Before moving on to the last two thirds of John Dos Passos’ U.S.A. trilogy, I read the first novel by Giles Milton, whose nonfiction works include one of my favorite books in that genre, Nathaniel’s Nutmeg. The novel, Edward Trencom’s Nose:, looked right up my alley, promising in its subtitle a tale “of history, dark intrigue, and cheese.” A historical mystery/detective story revolving around food, by an author I’ve read and liked? Sign me up.
You might infer from the introduction that I did not care for Edward Trencom’s Nose. That is an incomplete inference. It might be the worst novel I’ve read in the last five years. Milton’s sins are many. The book has zero suspense – you don’t find out what’s going on until the final few pages, and the way Milton unfurls the story yields no dramatic tension. The relevance of the food to the plot is minimal, and it seems more like a chance for Milton to flex some cheese knowledge than anything else. The protagonist is an aloof, self-centered idiot, and there is no three-dimensional character to be found in the book’s pages. And while the book’s jacket and reviews promised a funny book – the marketing copy on the back calls it a “mouth-watering blend of Tom Sharpe and P.G. Wodehouse,” for which the Wodehouse estate should sue – the book is terribly unfunny, crowded with obvious, futile attempts at humor and some of the worst descriptions of sex I have ever seen in any book. (Sex in Milton’s world appears to be a foul, violent act; he actually uses the word “pummeled” to describe one particular bout of coitus.)
So, since that book sucked, let me use this space to talk a little about Milton’s Nathaniel’s Nutmeg: Or the True and Incredible Adventures of the Spice Trader Who Changed the Course of History, a book I can actually recommend to you without hesitation. The book is the history of that titular spice, one that was once the most expensive foodstuff in the world (an honor that I believe now falls to saffron, at least on a per gram basis) and that played a heavy role in European colonization of the western hemisphere and southeast Asia. When doctors in seventeenth-century England claimed that nutmeg was the only reliable cure for the plague, the spice – itself the dried seed of trees of genus Myristica – became more valuable by weight than gold, spurring a rush to obtain and trade in it … if only anyone could figure out where it came from.
Nutmeg at the time was found only in the Banda Islands (in the Maluku archipelago) of present-day Indonesia, and its best source was a tiny island called Pulorin (or Puloron) by its natives but just called “Run” by Europeans of the time. It was hard to reach, hit twice yearly by powerful monsoons, and populated by unfriendly locals. The Portuguese visited the Spice Islands nearly a century before the English reached Run, but had no luck with the natives and could do little more than trade with middlemen. Beginning around the year 1600, the English and Dutch – who came to Indonesia loaded for bear, and stand accused in this book of some unspeakable acts of violence in the name of securing their nutmeg supply – began a decades-long dispute over Run Island, one that wasn’t settled until the 1660s.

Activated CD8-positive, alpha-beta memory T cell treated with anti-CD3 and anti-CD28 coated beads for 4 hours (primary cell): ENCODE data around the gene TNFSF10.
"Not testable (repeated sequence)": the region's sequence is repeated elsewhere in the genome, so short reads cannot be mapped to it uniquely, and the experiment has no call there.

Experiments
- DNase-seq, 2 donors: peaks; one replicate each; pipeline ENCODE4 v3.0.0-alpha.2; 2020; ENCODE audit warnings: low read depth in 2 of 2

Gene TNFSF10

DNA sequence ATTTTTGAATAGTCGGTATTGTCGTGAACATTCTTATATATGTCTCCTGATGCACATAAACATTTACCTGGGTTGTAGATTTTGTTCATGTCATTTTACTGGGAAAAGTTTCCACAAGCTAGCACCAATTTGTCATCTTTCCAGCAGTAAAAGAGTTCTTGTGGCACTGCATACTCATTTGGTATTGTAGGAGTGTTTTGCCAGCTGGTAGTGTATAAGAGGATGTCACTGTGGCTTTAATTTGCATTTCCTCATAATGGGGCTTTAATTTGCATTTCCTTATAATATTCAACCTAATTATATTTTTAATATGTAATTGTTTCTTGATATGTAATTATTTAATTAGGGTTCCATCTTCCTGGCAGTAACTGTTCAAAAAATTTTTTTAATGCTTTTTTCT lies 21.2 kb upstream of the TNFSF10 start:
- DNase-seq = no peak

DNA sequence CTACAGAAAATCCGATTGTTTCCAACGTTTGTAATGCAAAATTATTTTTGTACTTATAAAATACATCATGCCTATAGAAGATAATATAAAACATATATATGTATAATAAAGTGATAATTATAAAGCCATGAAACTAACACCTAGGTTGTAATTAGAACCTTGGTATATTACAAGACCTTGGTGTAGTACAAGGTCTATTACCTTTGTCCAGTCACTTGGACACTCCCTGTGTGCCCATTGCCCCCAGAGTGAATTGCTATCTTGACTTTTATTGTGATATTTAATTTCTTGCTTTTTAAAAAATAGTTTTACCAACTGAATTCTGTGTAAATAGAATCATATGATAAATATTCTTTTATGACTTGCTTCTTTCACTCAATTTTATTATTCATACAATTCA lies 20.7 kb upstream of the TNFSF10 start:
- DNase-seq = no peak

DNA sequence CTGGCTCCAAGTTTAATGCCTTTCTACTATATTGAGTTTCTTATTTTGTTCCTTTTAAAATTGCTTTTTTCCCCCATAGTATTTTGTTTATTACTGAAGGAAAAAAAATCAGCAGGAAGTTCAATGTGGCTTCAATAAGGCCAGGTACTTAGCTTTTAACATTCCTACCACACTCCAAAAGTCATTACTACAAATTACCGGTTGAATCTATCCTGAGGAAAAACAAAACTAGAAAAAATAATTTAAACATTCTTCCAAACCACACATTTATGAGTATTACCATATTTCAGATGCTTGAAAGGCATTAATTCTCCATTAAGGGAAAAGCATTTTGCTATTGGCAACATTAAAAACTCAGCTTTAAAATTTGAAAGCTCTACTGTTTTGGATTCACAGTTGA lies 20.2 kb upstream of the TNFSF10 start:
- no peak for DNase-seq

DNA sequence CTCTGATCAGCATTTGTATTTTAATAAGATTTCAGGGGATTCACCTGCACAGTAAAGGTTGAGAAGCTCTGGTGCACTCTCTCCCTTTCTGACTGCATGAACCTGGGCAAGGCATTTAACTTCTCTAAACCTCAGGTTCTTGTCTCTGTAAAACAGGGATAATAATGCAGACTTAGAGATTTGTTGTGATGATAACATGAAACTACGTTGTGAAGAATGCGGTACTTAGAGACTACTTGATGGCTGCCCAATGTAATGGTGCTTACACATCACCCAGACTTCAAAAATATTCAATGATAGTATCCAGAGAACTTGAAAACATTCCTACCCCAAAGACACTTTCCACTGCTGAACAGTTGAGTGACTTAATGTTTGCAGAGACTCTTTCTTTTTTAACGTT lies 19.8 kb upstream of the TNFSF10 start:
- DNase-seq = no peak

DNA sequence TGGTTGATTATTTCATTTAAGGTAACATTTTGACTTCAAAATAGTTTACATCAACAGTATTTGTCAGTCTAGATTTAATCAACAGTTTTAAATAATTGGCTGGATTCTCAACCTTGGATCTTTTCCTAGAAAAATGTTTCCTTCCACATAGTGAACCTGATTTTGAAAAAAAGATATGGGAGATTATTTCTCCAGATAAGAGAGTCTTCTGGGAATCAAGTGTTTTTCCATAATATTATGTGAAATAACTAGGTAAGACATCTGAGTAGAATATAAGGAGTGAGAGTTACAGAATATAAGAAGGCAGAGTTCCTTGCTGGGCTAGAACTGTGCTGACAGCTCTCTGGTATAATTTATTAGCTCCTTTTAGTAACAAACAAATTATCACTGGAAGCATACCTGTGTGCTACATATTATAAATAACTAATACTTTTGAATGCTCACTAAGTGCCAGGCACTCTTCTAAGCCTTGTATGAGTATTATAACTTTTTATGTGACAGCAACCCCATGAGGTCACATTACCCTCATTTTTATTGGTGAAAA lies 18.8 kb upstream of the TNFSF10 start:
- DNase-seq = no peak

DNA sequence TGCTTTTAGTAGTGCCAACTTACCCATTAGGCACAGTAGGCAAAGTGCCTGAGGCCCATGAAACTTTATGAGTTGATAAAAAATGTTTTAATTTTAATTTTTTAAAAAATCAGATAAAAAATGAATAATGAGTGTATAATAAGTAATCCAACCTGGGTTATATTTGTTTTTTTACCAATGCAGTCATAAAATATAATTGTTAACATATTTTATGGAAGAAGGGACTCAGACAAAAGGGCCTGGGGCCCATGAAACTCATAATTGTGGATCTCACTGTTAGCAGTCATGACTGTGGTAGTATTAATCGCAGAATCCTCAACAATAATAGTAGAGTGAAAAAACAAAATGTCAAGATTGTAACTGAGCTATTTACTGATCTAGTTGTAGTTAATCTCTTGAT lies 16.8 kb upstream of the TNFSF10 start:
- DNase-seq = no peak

Nathaniel Courthope was a factor in Borneo who led an expedition in 1616 to Run to try to break the Dutch monopoly on nutmeg. The islanders warmed to Courthope and the English, only to find themselves subjected to a brutal siege by the Dutch that lasted nearly four years, a feat Milton credits largely to Courthope’s cunning and bravery. The Dutch won the battle eventually – I won’t spoil how – but lost the larger war, eventually securing their hold on Run and all of the Banda Islands in an agreement with the English that ceded New Amsterdam to the occupying English forces. That is, we speak English today in large part because the Dutch wanted a 3 km long island in Indonesia that was the world’s main supply of nutmeg. And, in a bit of a last laugh on the Dutch, to recapture Run after the British briefly held it in 1664, the Dutch pulled a General Sherman on the island, nearly killing their own golden-egg-laying goose.
Courthope makes an ideal hero for a nonfiction book, right up to his hero’s demise, and the story of Dutch brutality against Englishman and native alike should not be lost to history just because now they’re nice people and cheer really loud for their long track speed skaters. Milton sprinkles the story with the history of nutmeg itself (and a little on its poor sibling, mace, the dried aril that covers the nutmeg seed, lacking the potent flavor of the nutmeg proper) and the prior history of the Banda Islands, but the star of the show is Courthope, giving the book some of the narrative greed that I particularly like in my nonfiction reads.
So start with Nathaniel’s Nutmeg and skip the cheese course entirely.